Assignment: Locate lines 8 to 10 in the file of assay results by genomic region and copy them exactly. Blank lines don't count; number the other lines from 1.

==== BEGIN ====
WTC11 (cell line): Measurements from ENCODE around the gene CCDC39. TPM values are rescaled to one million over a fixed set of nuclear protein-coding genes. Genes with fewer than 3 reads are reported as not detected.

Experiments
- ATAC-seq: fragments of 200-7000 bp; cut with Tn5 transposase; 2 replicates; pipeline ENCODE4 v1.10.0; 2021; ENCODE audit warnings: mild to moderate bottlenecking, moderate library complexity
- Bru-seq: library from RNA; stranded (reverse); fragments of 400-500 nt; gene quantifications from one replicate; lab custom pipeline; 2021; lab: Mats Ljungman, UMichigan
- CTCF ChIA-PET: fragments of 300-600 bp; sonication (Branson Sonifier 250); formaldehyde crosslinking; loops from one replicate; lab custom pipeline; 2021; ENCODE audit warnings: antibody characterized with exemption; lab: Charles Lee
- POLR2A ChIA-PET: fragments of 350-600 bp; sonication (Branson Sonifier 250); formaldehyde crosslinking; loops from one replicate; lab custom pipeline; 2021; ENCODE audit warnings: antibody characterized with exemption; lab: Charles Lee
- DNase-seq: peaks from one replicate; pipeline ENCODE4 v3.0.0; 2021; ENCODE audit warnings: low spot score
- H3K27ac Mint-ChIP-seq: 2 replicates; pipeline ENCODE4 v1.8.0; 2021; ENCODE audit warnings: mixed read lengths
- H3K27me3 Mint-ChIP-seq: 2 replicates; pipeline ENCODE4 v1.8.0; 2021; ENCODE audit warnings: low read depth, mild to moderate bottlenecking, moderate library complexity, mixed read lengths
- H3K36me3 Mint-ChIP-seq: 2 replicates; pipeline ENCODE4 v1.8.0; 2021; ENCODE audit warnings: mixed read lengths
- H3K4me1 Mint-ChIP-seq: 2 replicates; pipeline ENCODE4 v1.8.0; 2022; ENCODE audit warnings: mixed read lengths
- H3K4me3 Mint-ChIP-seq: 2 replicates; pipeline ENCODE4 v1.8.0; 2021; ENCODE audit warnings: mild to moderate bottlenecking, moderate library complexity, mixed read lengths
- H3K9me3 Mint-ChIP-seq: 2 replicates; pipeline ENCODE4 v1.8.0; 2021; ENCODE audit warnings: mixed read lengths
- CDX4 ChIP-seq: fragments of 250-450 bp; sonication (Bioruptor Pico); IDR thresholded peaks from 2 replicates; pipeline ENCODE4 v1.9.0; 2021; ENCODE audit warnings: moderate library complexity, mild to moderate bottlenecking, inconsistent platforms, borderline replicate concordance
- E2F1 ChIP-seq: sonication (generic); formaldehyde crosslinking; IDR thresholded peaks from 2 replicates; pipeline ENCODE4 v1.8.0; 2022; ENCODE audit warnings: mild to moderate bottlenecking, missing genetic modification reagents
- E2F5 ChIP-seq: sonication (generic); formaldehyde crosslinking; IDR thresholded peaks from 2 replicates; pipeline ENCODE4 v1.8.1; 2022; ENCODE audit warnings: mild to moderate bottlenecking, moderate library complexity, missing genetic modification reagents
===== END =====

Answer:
- H3K27ac Mint-ChIP-seq: 2 replicates; pipeline ENCODE4 v1.8.0; 2021; ENCODE audit warnings: mixed read lengths
- H3K27me3 Mint-ChIP-seq: 2 replicates; pipeline ENCODE4 v1.8.0; 2021; ENCODE audit warnings: low read depth, mild to moderate bottlenecking, moderate library complexity, mixed read lengths
- H3K36me3 Mint-ChIP-seq: 2 replicates; pipeline ENCODE4 v1.8.0; 2021; ENCODE audit warnings: mixed read lengths